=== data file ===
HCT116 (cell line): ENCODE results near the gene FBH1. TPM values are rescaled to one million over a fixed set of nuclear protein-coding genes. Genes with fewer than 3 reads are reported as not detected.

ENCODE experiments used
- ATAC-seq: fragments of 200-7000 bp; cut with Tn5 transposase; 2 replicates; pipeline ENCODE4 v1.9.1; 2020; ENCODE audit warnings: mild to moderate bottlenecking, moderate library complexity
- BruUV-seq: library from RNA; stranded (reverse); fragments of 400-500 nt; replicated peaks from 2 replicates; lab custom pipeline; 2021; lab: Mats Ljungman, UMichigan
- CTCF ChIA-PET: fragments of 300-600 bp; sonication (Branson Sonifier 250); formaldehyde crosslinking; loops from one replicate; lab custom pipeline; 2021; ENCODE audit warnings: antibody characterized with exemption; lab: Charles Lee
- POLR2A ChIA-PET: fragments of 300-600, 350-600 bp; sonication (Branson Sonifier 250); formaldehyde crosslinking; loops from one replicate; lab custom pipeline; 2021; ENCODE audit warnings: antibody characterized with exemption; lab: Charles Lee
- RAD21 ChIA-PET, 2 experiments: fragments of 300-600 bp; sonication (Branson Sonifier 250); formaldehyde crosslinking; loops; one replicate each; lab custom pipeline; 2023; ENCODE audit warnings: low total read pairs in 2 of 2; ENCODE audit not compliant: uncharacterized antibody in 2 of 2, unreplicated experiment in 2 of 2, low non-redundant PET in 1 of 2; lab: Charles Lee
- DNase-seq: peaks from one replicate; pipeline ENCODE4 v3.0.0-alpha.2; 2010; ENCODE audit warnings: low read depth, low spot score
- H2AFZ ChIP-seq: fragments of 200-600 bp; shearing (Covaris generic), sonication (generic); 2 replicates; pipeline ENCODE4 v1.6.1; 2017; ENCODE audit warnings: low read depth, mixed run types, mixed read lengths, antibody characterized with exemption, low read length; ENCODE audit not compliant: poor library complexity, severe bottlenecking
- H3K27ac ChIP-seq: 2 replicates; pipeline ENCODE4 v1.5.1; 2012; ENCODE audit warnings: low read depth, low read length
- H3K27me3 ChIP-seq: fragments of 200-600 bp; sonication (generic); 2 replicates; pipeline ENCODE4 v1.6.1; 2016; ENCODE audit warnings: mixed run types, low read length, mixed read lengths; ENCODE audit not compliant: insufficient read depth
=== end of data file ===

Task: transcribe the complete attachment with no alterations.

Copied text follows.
HCT116 (cell line): ENCODE results near the gene FBH1. TPM values are rescaled to one million over a fixed set of nuclear protein-coding genes. Genes with fewer than 3 reads are reported as not detected.

ENCODE experiments used
- ATAC-seq: fragments of 200-7000 bp; cut with Tn5 transposase; 2 replicates; pipeline ENCODE4 v1.9.1; 2020; ENCODE audit warnings: mild to moderate bottlenecking, moderate library complexity
- BruUV-seq: library from RNA; stranded (reverse); fragments of 400-500 nt; replicated peaks from 2 replicates; lab custom pipeline; 2021; lab: Mats Ljungman, UMichigan
- CTCF ChIA-PET: fragments of 300-600 bp; sonication (Branson Sonifier 250); formaldehyde crosslinking; loops from one replicate; lab custom pipeline; 2021; ENCODE audit warnings: antibody characterized with exemption; lab: Charles Lee
- POLR2A ChIA-PET: fragments of 300-600, 350-600 bp; sonication (Branson Sonifier 250); formaldehyde crosslinking; loops from one replicate; lab custom pipeline; 2021; ENCODE audit warnings: antibody characterized with exemption; lab: Charles Lee
- RAD21 ChIA-PET, 2 experiments: fragments of 300-600 bp; sonication (Branson Sonifier 250); formaldehyde crosslinking; loops; one replicate each; lab custom pipeline; 2023; ENCODE audit warnings: low total read pairs in 2 of 2; ENCODE audit not compliant: uncharacterized antibody in 2 of 2, unreplicated experiment in 2 of 2, low non-redundant PET in 1 of 2; lab: Charles Lee
- DNase-seq: peaks from one replicate; pipeline ENCODE4 v3.0.0-alpha.2; 2010; ENCODE audit warnings: low read depth, low spot score
- H2AFZ ChIP-seq: fragments of 200-600 bp; shearing (Covaris generic), sonication (generic); 2 replicates; pipeline ENCODE4 v1.6.1; 2017; ENCODE audit warnings: low read depth, mixed run types, mixed read lengths, antibody characterized with exemption, low read length; ENCODE audit not compliant: poor library complexity, severe bottlenecking
- H3K27ac ChIP-seq: 2 replicates; pipeline ENCODE4 v1.5.1; 2012; ENCODE audit warnings: low read depth, low read length
- H3K27me3 ChIP-seq: fragments of 200-600 bp; sonication (generic); 2 replicates; pipeline ENCODE4 v1.6.1; 2016; ENCODE audit warnings: mixed run types, low read length, mixed read lengths; ENCODE audit not compliant: insufficient read depth